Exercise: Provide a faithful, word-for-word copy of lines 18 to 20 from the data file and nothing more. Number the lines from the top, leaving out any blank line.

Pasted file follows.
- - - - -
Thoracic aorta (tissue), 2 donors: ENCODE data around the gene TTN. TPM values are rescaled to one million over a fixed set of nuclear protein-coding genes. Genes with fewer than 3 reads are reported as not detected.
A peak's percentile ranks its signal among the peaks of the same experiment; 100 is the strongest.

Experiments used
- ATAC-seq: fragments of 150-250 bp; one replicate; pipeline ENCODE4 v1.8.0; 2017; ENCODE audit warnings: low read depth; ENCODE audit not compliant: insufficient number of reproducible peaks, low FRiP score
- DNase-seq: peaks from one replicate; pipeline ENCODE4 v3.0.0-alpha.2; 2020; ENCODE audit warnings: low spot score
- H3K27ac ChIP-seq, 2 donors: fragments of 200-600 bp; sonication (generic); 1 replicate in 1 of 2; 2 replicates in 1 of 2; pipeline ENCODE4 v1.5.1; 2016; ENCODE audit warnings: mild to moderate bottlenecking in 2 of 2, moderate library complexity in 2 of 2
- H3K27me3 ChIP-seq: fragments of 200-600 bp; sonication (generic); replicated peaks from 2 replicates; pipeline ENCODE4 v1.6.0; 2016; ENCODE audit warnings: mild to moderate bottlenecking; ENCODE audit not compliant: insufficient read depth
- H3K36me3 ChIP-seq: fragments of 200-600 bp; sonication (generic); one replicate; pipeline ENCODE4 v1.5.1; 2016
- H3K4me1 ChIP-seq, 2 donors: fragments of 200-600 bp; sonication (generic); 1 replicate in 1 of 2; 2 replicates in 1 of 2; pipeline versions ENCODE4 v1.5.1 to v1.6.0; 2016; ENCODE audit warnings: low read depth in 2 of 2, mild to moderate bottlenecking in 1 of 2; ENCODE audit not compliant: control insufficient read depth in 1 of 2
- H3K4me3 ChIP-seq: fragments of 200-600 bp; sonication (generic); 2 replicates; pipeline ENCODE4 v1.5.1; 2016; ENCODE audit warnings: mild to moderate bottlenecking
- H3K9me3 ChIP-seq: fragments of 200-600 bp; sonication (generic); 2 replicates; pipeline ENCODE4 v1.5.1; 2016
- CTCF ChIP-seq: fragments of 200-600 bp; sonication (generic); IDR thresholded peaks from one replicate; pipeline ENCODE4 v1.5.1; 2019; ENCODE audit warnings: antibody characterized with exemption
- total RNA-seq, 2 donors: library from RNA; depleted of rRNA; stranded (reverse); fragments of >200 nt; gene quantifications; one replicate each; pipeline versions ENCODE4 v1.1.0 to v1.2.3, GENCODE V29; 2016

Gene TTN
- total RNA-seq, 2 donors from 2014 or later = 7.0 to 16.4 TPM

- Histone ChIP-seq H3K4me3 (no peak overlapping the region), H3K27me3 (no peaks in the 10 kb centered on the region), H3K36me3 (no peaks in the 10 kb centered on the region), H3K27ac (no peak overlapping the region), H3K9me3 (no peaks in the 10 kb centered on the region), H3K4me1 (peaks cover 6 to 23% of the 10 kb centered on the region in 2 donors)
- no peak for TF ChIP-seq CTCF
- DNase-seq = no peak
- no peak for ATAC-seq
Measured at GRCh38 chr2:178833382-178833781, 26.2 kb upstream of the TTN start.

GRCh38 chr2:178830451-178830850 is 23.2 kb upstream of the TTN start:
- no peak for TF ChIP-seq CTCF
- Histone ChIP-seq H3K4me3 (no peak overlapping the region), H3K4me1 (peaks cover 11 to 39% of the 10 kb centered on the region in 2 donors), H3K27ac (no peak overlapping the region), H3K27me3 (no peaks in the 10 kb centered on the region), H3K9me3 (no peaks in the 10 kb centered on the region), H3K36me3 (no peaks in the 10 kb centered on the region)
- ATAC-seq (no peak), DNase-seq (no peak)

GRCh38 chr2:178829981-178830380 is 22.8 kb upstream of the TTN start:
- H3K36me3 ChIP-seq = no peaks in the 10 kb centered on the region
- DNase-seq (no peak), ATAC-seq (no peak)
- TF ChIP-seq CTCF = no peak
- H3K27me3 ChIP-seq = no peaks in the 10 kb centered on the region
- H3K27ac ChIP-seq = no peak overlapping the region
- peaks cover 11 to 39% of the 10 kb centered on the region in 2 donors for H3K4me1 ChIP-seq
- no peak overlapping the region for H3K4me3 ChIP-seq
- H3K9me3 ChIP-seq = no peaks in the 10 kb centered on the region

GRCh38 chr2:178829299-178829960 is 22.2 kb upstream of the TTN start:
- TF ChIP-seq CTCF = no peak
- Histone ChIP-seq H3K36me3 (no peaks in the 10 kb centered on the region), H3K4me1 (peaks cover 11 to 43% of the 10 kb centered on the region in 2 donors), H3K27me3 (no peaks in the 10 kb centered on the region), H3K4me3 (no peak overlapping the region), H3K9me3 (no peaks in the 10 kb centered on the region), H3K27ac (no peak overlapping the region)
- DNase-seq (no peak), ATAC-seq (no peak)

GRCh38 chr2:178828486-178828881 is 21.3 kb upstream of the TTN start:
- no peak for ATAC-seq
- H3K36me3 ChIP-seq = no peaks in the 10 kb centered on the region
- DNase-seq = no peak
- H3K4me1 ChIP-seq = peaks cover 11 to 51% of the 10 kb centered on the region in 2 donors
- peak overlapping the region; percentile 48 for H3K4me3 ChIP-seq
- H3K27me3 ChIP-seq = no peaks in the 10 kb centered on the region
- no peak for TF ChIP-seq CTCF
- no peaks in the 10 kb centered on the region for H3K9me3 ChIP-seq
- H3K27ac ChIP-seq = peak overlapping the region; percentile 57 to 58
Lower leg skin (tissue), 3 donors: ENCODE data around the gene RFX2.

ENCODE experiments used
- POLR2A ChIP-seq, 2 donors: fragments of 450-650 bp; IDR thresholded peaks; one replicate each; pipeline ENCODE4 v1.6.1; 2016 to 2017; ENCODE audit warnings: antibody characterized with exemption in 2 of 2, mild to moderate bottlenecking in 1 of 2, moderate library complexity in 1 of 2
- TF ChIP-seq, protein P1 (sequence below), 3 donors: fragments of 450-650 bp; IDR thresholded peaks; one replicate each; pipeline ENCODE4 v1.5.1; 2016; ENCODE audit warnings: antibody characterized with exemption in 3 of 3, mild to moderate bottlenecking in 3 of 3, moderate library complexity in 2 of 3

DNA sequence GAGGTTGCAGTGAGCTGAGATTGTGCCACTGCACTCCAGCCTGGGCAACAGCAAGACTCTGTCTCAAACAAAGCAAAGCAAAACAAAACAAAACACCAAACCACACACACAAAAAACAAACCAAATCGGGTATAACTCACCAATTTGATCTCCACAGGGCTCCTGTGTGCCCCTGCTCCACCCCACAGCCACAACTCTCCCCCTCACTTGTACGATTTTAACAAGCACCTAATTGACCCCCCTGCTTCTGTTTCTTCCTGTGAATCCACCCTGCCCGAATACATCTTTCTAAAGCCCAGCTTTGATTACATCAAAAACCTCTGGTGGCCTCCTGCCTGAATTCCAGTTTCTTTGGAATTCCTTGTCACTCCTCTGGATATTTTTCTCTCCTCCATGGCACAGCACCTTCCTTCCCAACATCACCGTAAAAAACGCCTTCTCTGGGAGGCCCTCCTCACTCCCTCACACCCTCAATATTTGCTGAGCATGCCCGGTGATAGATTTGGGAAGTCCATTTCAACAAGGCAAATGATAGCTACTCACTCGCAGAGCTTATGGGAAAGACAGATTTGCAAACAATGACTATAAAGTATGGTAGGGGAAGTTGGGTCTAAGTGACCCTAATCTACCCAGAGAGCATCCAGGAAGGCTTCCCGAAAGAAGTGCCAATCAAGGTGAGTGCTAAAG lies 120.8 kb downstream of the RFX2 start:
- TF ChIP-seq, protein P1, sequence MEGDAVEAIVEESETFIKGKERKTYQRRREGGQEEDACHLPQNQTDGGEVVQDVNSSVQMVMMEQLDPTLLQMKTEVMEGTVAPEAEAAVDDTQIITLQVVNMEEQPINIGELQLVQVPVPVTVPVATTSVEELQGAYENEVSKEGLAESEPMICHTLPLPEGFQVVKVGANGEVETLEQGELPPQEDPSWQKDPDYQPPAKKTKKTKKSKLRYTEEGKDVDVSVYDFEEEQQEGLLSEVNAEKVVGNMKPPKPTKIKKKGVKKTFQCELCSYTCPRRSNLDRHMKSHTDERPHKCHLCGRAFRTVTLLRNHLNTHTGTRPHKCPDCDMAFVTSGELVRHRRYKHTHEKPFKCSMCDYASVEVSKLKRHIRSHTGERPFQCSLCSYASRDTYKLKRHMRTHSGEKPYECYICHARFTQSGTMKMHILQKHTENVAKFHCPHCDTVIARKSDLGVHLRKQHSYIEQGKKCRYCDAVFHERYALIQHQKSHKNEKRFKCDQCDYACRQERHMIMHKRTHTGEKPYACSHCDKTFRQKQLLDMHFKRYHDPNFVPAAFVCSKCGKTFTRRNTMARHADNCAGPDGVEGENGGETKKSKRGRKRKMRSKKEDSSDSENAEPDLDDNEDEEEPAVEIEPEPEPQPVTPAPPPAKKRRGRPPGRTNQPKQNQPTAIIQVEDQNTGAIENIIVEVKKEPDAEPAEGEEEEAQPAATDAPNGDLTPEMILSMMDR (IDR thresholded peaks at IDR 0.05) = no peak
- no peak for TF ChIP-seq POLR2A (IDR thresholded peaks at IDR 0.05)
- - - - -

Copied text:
- DNase-seq = no peak
- no peak for ATAC-seq
Measured at GRCh38 chr2:178833382-178833781, 26.2 kb upstream of the TTN start.